Lecture 8- Meniere Disease Flashcards Preview

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What is Meneiere Disease?

Multifactorial disorder probably initiated by a combination of genetic and environmental factors

Associated with accumulation of endolymph in the cochlear duct and vestibular organs


What is Meneiere Disease characterized by?

- Episodic, spontaneous vertigo, usually accompanied by fluctuating SNHL, tinnitus, and aural fullness
- Cochlear symptoms may occur between episodes of vertigo
- Vertigo crises are more frequent during early ears of disease


What are the diagnostic criteria for Meneiere Disease?

- 2 or more episodes of spontaneous vertigo lasting between 20 minutes and 12 hours
- Low frequency SNHL in 1 ear, defined at least one occasion before, during, or after one of the episodes of vertigo
- Fluctuating hearing symptoms (HL, tinnitus, aural fullness) in affected ear
- There is no other diagnosis that better explains the vestibular symptoms


What is vertigo?

Sensation of movement in the absence of movement, or an altered sensation of movement during normal movement of the head


What are some triggers for vertigo attacks?

Dietary: caffeine, sodium

Sound: Tullio phenomenon

Pressure: Hennebert symptom/sign


What is a vertiginous episode?

Defined by the time the patient has to be immobile and cannot move

- Can be <20 minutes or >12 hours, but these are not common findings; other vestibular disorders should be considered


How is the affected ear determined?

Thresholds shift to at least 35 dB HL at 2 consecutive frequencies below 2 kHz (or 30 dB shift compared to contralateral ear)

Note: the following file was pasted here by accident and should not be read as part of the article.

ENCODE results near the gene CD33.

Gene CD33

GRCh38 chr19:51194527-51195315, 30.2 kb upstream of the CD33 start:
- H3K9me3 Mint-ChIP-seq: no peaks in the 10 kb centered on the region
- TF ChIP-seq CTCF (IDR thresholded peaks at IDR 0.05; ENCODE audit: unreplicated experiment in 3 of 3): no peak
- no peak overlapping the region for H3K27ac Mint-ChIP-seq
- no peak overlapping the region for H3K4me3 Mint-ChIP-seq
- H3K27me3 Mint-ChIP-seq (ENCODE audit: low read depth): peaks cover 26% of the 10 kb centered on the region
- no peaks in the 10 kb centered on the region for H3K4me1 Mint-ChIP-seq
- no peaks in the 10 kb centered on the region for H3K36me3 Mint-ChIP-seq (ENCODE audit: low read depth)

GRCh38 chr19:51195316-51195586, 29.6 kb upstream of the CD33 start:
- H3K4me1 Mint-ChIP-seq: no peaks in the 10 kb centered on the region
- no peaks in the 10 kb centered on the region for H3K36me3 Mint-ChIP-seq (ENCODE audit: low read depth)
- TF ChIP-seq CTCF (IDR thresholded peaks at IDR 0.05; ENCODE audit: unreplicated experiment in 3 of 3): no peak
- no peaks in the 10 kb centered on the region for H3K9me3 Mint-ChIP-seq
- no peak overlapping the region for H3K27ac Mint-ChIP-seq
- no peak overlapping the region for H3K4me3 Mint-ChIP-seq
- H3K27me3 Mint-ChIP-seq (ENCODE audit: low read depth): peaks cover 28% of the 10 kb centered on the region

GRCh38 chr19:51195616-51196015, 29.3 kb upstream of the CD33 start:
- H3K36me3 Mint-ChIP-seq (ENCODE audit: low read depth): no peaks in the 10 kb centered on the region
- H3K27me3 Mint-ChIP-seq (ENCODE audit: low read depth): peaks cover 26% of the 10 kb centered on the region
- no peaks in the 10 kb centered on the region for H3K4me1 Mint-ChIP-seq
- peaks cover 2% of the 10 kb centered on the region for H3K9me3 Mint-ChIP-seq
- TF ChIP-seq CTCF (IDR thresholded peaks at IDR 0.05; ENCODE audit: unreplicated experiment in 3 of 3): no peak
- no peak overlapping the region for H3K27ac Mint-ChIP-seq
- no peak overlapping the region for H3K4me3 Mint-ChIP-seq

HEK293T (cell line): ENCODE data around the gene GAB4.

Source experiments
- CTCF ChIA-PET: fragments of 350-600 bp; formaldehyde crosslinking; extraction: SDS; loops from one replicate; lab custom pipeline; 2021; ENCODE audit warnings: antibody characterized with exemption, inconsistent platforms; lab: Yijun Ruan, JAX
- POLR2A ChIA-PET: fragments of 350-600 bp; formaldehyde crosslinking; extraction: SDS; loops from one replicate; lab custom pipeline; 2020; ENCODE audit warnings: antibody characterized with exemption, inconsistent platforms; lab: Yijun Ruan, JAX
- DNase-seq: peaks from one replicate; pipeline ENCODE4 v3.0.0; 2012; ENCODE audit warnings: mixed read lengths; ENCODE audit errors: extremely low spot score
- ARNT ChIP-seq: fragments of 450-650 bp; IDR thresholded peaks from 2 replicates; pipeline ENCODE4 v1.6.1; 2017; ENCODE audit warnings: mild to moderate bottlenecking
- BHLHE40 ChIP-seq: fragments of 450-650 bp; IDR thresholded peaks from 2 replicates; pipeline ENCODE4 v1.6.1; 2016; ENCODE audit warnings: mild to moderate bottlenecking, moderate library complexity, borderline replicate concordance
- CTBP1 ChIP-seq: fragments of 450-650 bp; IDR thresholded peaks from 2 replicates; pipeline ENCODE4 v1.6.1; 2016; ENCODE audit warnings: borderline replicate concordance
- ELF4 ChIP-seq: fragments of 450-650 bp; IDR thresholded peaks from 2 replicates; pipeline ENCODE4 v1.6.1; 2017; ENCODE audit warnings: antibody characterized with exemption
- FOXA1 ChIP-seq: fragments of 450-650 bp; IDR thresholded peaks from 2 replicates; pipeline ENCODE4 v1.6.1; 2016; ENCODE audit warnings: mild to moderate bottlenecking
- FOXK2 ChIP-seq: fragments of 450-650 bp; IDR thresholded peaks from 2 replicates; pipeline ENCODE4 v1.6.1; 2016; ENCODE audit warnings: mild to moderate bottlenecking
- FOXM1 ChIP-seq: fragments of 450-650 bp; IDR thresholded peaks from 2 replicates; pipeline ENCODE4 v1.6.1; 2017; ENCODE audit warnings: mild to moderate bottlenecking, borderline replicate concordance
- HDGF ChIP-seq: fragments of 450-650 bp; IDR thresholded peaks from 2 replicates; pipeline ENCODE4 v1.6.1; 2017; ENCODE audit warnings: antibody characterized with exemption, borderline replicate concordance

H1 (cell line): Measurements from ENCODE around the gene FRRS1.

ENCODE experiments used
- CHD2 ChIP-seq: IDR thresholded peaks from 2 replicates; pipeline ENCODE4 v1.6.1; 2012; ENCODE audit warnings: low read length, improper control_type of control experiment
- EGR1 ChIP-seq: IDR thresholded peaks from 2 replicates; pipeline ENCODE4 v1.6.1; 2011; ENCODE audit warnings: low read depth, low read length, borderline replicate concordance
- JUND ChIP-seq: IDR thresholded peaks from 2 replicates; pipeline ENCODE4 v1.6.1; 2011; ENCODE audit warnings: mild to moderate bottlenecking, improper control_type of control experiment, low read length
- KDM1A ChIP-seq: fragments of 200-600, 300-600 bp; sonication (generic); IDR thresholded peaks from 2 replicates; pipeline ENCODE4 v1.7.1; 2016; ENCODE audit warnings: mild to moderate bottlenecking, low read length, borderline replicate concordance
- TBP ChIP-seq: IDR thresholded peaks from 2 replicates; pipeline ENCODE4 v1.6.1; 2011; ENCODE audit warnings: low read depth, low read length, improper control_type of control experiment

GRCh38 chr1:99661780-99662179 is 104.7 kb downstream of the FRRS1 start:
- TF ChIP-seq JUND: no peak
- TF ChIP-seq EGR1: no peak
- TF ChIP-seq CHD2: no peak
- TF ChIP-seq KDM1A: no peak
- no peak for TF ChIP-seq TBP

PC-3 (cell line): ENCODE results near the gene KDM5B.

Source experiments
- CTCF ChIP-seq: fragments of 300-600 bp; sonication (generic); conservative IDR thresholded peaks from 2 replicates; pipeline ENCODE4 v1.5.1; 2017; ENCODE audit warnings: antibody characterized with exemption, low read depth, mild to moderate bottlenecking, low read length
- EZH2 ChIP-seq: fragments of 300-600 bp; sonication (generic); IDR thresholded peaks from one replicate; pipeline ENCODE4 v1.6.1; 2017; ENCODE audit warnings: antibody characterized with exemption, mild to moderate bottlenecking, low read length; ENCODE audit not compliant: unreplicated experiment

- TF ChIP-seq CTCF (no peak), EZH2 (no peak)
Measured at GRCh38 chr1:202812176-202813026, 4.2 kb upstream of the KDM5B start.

Do SNHL and vertigo have to occur at the same time?


- SNHL may precede the onset of vertigo by months or years

- Recurrent vertigo may occur before the SNHL in weeks or months, but tinnitus or aural fullness are usually associated with the first episode of vertigo


When is Meniere Disease considered likely?

- 2 or more episodes of vertigo or dizziness, lasting between 20 minutes and 24 hours each
- Fluctuating hearing symptoms (SNHL, tinnitus, or aural fullness) in the affected ear
- There is no other diagnosis that better explains vestibular symptoms


What is the differential diagnosis for Meniere Disease?

- DFNA9, COCH mutation
- Autoimmune inner ear disease
- Stroke
- Cogan syndrome
- CPA mass
- Susac syndrome
- Infectious causes (e.g., otosyphilis)
- 3rd window syndromes
- Vestibular migraine
- Vestibular schwannoma
- Vogt-Koyanagi-Harada syndrome


When should Familial Meniere Disease be considered?

- At least one first or second relative has definitive or probably Meniere
- May occur in 8-9% of cases of MD in European populations, but has been described in nearly all ethnic groups
- Typically fits AD inheritance, although mitochondrial recessive has been described